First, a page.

NASA announced Thursday that seventh grader Alexander Mather was the winner of the “Name the Rover” contest that received at least 28,000 entries from students in kindergarten through 12th grade “from every US state and territory.”
While the contest began nearly a year ago on August 28, 2019, it all came to an end on Thursday when NASA’s Thomas Zurbuchen, the associate administrator of the Science Mission Directorate, revealed Mather had won during a celebration at Lake Braddock Secondary School in Burke, Virginia.
In addition to “Perseverance” being the new name of the six-wheeled Rover ahead of its takeoff this summer, Mather was able to read his winning essay in front of his fellow students during a live broadcast on NASA TV.
“We are a species of explorers, and we will meet many setbacks on the way to Mars. However, we can persevere,” Mather said in his essay. “We, not as a nation, but as humans, will not give up. The human race will always persevere into the future.”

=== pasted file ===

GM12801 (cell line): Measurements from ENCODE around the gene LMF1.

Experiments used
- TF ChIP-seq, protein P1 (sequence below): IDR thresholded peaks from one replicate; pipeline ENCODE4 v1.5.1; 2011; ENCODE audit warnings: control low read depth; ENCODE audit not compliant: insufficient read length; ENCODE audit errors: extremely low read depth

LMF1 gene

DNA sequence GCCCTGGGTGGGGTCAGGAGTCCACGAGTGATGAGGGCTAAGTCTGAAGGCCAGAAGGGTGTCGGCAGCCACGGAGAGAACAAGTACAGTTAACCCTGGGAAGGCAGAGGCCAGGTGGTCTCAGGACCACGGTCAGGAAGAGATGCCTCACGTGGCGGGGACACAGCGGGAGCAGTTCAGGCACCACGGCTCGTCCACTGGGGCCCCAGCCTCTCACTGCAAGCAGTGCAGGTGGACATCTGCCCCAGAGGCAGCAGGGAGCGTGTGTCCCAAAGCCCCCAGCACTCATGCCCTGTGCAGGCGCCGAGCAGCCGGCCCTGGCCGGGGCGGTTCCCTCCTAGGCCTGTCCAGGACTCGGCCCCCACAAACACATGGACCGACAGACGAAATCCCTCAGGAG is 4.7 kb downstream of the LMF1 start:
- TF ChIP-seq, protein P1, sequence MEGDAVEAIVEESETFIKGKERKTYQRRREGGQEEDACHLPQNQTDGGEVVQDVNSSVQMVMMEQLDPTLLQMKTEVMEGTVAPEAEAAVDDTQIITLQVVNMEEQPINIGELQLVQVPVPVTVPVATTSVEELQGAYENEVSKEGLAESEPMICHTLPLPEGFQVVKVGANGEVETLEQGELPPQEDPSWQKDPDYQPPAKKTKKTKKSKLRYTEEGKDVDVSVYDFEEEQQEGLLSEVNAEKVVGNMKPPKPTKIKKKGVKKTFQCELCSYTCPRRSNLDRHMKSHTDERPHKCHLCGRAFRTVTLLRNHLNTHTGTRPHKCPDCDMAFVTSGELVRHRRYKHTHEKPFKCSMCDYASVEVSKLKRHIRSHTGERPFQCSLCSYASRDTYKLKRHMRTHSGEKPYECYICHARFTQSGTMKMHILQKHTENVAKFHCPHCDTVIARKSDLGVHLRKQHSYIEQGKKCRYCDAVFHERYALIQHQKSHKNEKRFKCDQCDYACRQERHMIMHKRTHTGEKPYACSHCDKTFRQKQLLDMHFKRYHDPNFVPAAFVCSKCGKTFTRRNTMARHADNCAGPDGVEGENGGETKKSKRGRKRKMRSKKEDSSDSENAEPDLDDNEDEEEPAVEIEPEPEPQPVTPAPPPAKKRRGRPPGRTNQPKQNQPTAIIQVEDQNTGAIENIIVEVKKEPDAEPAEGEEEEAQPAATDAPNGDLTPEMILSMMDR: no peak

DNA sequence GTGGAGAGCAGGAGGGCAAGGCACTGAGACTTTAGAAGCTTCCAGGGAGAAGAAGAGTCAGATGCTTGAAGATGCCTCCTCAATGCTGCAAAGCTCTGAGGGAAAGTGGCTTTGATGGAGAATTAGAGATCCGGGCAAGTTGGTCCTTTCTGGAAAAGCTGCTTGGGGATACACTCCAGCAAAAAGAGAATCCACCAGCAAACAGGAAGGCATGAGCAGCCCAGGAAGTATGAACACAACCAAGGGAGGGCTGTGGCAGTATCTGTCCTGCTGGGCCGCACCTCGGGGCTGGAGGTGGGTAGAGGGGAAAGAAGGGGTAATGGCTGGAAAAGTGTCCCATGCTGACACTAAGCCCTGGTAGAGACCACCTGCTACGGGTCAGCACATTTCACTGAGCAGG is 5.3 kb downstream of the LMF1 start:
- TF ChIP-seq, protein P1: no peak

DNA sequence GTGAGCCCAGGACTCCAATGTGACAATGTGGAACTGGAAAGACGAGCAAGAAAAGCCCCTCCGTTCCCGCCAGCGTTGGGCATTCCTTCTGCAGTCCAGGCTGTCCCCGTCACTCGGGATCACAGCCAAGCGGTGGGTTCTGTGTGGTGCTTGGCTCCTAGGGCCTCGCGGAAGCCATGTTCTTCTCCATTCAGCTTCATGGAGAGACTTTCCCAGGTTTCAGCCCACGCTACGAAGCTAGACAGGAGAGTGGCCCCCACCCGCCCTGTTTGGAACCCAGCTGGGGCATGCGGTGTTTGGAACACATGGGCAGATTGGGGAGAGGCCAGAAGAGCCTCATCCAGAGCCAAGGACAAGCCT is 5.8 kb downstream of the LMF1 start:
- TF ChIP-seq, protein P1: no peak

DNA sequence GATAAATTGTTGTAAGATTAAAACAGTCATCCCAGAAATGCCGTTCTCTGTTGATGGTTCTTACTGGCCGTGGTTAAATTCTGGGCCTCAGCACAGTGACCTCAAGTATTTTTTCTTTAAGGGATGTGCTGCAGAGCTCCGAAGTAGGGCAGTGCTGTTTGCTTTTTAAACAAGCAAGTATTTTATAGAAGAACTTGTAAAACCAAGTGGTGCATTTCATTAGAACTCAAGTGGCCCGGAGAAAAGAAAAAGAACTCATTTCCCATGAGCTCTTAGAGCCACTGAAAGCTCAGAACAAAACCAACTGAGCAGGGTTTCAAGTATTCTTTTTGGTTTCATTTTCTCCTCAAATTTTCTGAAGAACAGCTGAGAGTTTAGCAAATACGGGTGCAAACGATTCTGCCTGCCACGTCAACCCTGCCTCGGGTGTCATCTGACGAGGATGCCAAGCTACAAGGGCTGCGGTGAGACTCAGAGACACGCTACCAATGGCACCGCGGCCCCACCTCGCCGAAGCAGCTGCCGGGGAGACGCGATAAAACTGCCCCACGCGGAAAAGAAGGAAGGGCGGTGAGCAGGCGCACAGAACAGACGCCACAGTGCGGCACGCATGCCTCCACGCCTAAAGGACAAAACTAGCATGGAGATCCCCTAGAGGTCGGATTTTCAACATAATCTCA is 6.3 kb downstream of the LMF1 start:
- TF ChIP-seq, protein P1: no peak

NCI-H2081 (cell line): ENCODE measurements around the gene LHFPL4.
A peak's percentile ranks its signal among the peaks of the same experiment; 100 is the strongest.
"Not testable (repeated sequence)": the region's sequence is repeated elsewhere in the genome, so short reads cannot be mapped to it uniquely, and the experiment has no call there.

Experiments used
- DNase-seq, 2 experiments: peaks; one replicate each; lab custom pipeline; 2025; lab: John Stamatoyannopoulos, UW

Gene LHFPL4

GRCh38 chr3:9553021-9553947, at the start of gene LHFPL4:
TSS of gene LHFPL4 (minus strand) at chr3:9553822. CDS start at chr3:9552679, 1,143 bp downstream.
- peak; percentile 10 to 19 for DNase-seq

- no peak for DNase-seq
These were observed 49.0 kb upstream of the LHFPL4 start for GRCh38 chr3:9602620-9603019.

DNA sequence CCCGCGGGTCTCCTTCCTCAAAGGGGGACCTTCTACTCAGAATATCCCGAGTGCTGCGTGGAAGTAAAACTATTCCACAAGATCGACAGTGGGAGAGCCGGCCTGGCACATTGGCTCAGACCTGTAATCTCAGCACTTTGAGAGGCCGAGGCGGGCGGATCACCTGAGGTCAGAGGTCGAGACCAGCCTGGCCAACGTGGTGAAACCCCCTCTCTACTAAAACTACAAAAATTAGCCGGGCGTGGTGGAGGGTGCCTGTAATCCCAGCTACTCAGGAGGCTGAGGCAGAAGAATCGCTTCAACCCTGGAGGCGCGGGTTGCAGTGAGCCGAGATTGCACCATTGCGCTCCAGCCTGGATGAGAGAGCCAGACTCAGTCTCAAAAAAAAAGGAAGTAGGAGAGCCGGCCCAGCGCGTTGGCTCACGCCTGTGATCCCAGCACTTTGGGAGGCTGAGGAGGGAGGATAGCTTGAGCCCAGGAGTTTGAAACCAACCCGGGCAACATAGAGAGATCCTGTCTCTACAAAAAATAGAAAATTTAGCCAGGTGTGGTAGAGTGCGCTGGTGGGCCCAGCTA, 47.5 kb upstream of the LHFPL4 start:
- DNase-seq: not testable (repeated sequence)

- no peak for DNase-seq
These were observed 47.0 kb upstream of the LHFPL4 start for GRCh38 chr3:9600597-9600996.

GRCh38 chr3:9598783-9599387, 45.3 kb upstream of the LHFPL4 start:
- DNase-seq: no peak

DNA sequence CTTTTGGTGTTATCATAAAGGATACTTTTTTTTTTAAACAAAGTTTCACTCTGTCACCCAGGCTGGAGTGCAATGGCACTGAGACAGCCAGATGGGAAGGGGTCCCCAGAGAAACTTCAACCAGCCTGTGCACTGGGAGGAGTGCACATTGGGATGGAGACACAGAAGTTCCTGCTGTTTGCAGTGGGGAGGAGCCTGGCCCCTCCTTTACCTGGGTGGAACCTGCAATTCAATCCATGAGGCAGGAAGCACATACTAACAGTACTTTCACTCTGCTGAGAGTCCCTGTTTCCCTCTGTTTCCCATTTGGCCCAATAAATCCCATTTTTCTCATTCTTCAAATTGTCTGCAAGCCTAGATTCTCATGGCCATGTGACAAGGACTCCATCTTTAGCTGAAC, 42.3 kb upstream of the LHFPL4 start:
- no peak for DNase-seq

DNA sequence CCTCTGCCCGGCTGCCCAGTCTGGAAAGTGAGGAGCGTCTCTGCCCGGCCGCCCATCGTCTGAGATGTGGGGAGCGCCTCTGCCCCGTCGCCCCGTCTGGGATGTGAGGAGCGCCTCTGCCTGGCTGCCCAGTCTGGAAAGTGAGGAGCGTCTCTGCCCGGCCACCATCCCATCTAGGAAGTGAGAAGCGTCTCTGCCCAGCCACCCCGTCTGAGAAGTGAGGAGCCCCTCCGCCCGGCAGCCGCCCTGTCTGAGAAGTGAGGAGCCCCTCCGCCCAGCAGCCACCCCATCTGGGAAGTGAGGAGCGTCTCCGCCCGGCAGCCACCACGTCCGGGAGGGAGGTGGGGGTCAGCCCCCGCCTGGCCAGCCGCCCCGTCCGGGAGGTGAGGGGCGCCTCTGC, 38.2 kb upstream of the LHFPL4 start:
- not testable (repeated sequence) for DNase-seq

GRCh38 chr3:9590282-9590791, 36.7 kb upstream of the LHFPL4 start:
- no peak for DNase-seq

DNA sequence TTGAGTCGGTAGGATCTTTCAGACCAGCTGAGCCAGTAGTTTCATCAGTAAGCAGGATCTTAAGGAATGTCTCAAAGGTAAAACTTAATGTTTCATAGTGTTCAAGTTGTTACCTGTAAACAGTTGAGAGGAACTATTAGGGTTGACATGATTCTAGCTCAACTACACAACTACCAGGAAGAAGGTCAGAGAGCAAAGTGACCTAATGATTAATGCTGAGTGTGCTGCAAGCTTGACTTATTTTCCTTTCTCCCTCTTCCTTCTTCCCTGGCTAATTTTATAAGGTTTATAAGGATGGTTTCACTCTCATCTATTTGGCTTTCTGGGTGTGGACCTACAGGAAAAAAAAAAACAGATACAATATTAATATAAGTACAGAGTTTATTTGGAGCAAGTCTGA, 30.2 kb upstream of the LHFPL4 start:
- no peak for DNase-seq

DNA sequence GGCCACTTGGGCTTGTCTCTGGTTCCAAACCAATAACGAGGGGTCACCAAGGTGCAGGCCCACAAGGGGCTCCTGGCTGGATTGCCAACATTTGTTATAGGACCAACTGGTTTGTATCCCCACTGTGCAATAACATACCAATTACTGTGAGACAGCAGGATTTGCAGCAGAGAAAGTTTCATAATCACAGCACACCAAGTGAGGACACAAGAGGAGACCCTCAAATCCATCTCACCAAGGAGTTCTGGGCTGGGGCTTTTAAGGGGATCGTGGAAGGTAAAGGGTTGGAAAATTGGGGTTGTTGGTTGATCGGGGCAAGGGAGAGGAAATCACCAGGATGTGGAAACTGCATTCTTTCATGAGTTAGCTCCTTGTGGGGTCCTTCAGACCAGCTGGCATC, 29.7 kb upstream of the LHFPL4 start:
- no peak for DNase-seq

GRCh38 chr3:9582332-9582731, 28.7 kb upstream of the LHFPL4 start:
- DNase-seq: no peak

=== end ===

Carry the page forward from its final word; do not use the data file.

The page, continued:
The space agency’s release noted that this is not the first time a nationwide contest has been used to name a rover destined for the red planet.
“Perseverance is the latest in a long line of Red Planet rovers to be named by school-age children, from Sojourner in 1997 to the Spirit and Opportunity rovers, which landed on Mars in 2004, to Curiosity, which has been exploring Mars since 2012,” explained NASA in its March 5 release.
Amazon Web Services - a sponsor of the competition - will pay for Mather and his family to attend the summer launch of Perseverance. As of now, the Mars rover is set to land on the red planet’s Jezero Crater around 3:40 p.m. EST on February 18, 2021, according to the NASA news release.